I had seen the sign about eight months earlier at a prop house. It was just an odd piece that caught my eye and belonged in a daytime TV studio, to flash when the audience should clap.
When I got to the hotel suite with my assistant the journalist was interviewing Billy Joel in another room, so we set up in the bedroom. We stripped off the sheets, plugged the sign in and I pulled the curtains closed until I felt there was the right ratio of light between the sign and the room. I wanted the room to be dark, but with just enough light to see what was going on.
A few minutes later Billy came in and said: “I’ll do this – but those who know me will tell you that I’m not one who performs because of an urgent need for approval.” He understood that we were framing him in a vulnerable way, but at the same time he thought it was a cool idea. We shot a couple of test frames, but when we began to shoot in earnest he asked: “Where are your lights?” I explained that this was it and he said: “You’re fucking crazy, man.”
At a certain level, people get used to a lot of bells and whistles. But there’s no need for that kind of affectation. Some of my favourite photographers, like Robert Frank, shoot in a low-key way with only available light. I get people to do things for the camera, because I believe in my ideas. I’m more likely to tell than to ask. My genuine excitement gets people on board. Of course, it doesn’t work all of the time.
I took this in 2001, for a US music magazine. They’d sold the shoot as just a few minutes in a hotel room. Those low expectations were an invitation for me to reach for the stars and be really creative. I always try to make images, especially of very famous people, that are surprising. By making this picture dark, I’m subverting the portrait – the Billy Joel-ness is secondary to the mood of the room and the message of the sign.
I also did some straighter portraits and shot in colour as well as black and white, because I knew I had to cover myself. The magazine used a vertical, colour version of this image. The sign is tungsten, so in a colour photograph it looks very orange, but in black and white there is more of a sense of the room and the light merging.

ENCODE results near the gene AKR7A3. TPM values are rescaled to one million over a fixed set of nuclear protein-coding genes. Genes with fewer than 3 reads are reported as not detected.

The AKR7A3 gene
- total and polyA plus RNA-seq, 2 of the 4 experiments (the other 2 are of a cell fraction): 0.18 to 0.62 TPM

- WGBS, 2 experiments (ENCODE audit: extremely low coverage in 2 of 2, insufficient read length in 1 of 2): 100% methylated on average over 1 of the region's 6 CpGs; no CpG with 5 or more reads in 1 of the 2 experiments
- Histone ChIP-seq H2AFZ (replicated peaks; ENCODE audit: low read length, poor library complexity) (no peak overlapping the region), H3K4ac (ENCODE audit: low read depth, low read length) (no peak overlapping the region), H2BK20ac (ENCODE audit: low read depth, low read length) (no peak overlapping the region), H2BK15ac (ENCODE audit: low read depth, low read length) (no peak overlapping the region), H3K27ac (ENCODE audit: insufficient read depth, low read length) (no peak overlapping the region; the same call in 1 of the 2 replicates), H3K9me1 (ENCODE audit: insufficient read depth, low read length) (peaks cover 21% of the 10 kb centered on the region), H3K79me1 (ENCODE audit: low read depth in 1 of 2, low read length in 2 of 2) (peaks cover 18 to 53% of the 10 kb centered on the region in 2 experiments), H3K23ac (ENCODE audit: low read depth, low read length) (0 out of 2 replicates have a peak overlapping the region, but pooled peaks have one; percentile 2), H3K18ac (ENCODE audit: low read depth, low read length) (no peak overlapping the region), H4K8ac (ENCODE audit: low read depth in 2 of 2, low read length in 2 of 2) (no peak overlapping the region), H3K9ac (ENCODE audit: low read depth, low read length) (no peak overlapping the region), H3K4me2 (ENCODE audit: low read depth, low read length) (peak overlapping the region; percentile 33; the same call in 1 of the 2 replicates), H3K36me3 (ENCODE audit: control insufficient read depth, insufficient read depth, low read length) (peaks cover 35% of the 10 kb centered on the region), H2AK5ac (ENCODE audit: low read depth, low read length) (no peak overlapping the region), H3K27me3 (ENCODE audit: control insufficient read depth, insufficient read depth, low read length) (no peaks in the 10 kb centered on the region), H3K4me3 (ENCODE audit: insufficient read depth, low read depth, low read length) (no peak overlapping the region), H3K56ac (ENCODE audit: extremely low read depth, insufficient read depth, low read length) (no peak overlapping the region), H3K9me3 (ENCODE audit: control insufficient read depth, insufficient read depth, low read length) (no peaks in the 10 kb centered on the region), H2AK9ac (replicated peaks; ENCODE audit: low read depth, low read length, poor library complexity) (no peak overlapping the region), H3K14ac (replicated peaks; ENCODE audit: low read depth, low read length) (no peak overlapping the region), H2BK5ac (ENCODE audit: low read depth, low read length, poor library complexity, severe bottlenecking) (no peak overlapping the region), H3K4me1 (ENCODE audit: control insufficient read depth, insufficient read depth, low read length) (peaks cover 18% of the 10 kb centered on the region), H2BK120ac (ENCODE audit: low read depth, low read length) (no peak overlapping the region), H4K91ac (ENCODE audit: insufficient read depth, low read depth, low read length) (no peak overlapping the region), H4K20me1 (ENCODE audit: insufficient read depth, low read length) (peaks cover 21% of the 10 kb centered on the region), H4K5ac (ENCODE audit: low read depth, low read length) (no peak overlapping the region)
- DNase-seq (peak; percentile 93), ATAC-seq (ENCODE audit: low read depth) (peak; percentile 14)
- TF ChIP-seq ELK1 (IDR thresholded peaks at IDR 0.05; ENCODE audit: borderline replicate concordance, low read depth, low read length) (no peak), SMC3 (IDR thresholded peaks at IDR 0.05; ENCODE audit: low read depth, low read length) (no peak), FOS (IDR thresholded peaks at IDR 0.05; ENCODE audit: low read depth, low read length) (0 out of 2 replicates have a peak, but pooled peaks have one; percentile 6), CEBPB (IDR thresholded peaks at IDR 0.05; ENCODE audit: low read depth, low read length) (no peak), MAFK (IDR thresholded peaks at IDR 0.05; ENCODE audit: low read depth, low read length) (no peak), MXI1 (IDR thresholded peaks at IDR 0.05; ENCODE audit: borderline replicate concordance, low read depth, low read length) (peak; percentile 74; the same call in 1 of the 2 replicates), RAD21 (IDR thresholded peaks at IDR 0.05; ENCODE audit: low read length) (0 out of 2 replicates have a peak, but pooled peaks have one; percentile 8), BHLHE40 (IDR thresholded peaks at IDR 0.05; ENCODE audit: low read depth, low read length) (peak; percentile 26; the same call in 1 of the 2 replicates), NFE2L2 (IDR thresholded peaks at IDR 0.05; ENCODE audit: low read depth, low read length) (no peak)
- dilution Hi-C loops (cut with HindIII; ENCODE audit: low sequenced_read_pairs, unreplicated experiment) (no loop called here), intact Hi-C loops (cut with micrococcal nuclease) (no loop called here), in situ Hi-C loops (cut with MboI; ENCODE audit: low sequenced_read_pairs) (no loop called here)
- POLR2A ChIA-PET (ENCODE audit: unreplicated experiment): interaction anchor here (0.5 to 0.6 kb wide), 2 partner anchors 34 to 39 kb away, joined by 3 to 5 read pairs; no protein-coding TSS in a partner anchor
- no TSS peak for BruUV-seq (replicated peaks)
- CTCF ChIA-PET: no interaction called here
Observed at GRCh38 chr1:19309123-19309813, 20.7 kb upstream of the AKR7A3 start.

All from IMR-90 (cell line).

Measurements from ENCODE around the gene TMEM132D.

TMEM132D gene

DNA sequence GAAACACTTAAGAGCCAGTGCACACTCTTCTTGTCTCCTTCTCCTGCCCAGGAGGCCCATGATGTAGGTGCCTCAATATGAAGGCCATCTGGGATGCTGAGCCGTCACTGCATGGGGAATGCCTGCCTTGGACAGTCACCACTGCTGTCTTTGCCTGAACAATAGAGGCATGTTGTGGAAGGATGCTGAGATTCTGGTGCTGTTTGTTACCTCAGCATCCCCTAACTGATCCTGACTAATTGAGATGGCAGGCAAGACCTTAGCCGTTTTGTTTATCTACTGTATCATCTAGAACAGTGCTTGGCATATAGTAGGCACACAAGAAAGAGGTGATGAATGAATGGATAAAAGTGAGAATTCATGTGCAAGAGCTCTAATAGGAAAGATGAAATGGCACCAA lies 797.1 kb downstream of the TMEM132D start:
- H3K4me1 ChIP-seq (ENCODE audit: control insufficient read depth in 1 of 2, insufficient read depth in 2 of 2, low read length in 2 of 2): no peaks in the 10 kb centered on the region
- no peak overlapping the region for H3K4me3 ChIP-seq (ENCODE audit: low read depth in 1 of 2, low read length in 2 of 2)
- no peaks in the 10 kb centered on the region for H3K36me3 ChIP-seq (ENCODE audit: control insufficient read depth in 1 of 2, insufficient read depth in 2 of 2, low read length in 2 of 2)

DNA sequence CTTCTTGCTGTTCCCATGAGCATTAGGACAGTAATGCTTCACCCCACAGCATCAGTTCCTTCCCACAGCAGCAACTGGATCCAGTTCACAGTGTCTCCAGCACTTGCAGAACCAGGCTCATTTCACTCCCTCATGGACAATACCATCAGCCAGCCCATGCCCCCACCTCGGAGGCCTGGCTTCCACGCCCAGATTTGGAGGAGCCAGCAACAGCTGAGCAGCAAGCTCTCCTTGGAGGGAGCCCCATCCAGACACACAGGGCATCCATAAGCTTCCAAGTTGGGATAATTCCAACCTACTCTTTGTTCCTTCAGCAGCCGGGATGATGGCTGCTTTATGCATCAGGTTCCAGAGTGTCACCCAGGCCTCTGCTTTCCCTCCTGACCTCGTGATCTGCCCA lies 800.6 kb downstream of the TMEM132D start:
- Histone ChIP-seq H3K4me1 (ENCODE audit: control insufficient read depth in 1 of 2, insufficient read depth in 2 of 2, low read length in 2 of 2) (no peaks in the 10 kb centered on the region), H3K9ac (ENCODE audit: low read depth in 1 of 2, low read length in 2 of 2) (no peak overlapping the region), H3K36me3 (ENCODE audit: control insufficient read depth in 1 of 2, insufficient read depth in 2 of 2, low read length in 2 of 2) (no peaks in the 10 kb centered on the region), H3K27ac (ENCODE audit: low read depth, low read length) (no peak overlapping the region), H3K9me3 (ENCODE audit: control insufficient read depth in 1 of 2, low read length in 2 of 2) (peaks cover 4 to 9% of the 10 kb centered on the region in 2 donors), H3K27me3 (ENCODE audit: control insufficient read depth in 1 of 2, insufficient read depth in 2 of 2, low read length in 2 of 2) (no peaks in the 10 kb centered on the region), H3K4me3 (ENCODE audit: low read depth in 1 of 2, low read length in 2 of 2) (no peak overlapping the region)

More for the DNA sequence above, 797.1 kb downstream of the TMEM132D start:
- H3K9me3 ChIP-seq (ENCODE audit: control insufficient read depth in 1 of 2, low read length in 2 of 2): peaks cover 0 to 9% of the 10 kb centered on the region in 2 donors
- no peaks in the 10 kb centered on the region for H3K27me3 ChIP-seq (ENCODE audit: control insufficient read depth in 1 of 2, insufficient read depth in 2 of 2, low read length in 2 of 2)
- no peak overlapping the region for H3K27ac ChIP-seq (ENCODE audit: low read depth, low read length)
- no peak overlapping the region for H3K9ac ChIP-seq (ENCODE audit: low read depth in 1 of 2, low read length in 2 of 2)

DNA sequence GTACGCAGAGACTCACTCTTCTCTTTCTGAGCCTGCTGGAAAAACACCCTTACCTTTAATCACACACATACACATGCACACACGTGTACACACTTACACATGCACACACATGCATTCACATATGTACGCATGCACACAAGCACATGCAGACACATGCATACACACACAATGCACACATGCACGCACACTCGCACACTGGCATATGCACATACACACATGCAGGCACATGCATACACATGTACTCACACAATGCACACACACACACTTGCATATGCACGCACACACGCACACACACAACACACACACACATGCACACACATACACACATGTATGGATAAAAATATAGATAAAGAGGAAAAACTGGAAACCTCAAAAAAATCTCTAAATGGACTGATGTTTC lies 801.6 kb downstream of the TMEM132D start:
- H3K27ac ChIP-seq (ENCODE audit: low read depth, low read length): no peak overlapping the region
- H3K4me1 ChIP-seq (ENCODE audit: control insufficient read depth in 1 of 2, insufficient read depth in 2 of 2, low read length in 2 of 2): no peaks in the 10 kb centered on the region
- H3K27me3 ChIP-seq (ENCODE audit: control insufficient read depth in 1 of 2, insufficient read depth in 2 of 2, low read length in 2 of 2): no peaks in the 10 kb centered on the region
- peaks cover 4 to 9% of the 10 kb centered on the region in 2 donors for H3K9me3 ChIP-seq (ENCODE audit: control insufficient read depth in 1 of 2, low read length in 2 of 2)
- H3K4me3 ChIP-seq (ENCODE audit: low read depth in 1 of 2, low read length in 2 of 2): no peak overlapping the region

I’m not really a fan of Billy Joel’s music. He was a nice guy to photograph, but I’m more likely to change the channel when his music comes on the radio. He said he wanted me to shoot his album cover, but he never got back to me. It is rare that I hear back from someone like him, and it’s not what I’m there for. I believe that photographers are journalists and our role is to critique people who drive culture, so it’s not in my interest to become tight with the people I photograph.
Anyone who has made sacrifices for their profession against such terrible odds of success is clearly looking for some kind of affirmation. They want and need some love from the world. My photographing celebrities is about that, too, and in a way this picture is more about me than it is about Billy Joel. The best portrait photographers brazenly prod and manipulate their subjects into essentially making self-portraits, so Billy is a stand-in for me; I want the approval and I want the applause.
Chris Buck’s CV
Born: Toronto, 1964.
Studied: Photography at Ryerson Polytechnic, Toronto.
Influences: Irving Penn.
High point: When Esquire magazine asked me to make a self portrait for their photography-themed issue. I gave myself a big black eye.
Low point: Photographing Barack Obama in 2013 felt like a turning point, but two months later I had no work. I read that as: “Shut up and get back to work.”
Top tip: In portrait photography you have to ask for what you want. Let the subject say yes or no, rather than deciding beforehand that they won’t do something.
- The book Uneasy, a 30-year retrospective of Chris Buck’s portrait work is available now.